• $143.85 - Average residential EPB bill in December, 2013
• $143.67 - Average residential EPB bill in November, 2013
• 152.44 - Average residential EPB bill in December, 2012
• $679 - Estimated average American natural gas bill for heating through the entire winter, up 13 percent from a year ago.
Source: EPB rates for household using 1,441 kilowatthours of electricity in a month
After paying $356 to reconnect gas service to heat her home this winter, Stacie Thomas says she doesn't have enough money this month to feed her family.
So the disabled Highland Park resident got up early Tuesday and waited with dozens of others in the freezing rain for assistance from Metropolitan Ministries to help her buy some food.
"All of my money goes to pay my bills -- I have nothing for me," Thomas said
As the first subfreezing temperatures of winter hit Chattanooga this week, residents like Thomas are having to divert more of their income to heat their homes.
But while utility bills remain one of the greatest needs for missions like Metropolitan Ministries, many homeowners should enjoy some rate relief this winter compared with a year ago.
Electricity users are getting a break this year during the cold thanks to the abundant rains this spring and summer. Natural gas rate, while up slightly from a year ago, are still below their peaks of five years ago.
The average Chattanooga household will pay $8.59 less next month than a year ago for the same amount of electricity, according to EPB. The Tennessee Valley Authority, which supplies electricity to EPB and 154 other municipalities and power cooperatives across its 7-state region, has cut its fuel cost adjustments to bills compared with year-ago levels. Despite a slight increase from November to December, the fuel portion of next month's electric rates will be 26 percent below the December 2012 rate.
That reduction in the fuel portion of TVA rates more than offset a recent 1.5 percent base rate increase to leave power rates charged by EPB next month 5.6 percent below the rates charged in December 2012.
TVA President Bill Johnson credits TVA's abundant hydroelectric power buoyed by this year's heavy rains for much of the improvement in TVA's power costs.
"Hydro generation was a star; it represented about 13 percent of our power supply for the year, compared to its normal production of 8 to 10 percent for a given year," Johnson told the TVA board earlier this month. " In 2013, the hydro system produced the most power it has ever generated in a single year, and it lowered the fuel costs for all our customers. We are continuing to see the benefit of additional hydro power."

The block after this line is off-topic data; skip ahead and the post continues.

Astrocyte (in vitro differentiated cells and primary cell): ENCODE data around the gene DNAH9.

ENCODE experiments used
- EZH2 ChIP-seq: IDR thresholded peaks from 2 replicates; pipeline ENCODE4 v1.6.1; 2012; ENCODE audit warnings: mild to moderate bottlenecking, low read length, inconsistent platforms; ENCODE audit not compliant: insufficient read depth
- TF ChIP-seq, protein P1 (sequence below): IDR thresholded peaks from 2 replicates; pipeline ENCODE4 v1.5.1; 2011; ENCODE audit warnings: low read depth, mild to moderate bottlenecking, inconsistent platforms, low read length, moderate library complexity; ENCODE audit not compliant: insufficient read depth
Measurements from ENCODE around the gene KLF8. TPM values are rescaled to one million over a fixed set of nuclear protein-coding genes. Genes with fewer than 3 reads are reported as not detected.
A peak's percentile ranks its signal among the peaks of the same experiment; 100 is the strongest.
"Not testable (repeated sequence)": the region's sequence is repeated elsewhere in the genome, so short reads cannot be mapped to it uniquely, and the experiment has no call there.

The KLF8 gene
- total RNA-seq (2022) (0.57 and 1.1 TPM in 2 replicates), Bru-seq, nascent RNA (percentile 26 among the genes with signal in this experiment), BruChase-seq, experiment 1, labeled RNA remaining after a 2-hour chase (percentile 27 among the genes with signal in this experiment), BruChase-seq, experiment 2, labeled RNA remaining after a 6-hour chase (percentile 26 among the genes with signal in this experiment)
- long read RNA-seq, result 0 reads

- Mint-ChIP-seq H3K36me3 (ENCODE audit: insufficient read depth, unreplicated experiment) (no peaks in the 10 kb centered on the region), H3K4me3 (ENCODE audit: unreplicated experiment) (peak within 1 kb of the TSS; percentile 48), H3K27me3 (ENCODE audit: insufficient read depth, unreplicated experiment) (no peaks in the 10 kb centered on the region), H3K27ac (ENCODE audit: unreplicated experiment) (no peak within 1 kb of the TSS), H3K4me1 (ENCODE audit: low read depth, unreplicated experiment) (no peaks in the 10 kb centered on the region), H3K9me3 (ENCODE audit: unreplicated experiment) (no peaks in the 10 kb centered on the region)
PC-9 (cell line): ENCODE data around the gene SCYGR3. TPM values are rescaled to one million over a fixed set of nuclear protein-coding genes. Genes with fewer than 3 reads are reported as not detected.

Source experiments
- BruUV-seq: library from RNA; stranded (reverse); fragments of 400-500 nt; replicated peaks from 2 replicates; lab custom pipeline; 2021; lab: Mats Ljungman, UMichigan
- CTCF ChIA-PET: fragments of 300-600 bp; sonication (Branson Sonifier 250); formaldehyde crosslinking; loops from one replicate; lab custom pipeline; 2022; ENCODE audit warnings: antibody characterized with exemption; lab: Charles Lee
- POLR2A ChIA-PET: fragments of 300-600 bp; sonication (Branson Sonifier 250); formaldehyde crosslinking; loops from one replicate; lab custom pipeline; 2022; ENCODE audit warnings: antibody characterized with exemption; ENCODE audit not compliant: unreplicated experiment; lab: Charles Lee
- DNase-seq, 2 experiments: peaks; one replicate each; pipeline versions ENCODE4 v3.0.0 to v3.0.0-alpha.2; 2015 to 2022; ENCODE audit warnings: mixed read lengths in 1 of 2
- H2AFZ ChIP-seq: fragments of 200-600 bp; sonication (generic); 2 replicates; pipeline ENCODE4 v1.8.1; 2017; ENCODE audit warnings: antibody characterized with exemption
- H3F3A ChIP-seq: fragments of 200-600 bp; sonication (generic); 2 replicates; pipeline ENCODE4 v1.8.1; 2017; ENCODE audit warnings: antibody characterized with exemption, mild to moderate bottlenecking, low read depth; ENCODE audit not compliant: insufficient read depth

TVA benefits from its 29 hydroelectric dams along the the Tennessee River and its tributaries, which rely on essentially free "fuel" from rainfall in the region. So far this year, more than 60 inches of rain has fallen in Chattanooga, or more than 9 inches above normal. Hydro generated power is TVA's cheapest source of electricity.
Other electric utilities across the U.S. are increasing rates for winter heating this year by an average 2 percent, according to the U.S. Energy Information Administration.
Those relying upon natural gas to heat their homes will see even bigger increases in winter heating bills compared with last year, although gas rates are still well below the peaks reached four years ago. The U.S. Energy Information Administration estimates that average household expenditures for homes heating with natural gas will total $679 this winter, up 13 percent over last winter's average but still 4 percent below the average of the five previous winters.
"Chattanooga Gas anticipates customer cost for natural gas will remain stable," said Kristie Swink Benson, manager of media relations for AGL Resources, the parent company of Chattanooga Gas. "As a regulated utility we pass along the cost of gas with no markup to the customer. Essentially the customer pays what we pay."
Homes heating primarily with propane are expected to spend an average of $1,666 this winter, or 9 percent more than last winter.
Even with cheaper electric rates and signs of an improving economy, those offering assistance to low-income homeowners and renters say the demand for energy assistance still exceeds the available money.
"The hardest thing we have to do every morning is to turn away those who aren't in line in time to receive our assistance," said Rebecca Whelchel, executive director at Metropolitan Ministries. "The need is still far greater than the money we have."
Contact Dave Flessner at firstname.lastname@example.org or at 757-6340.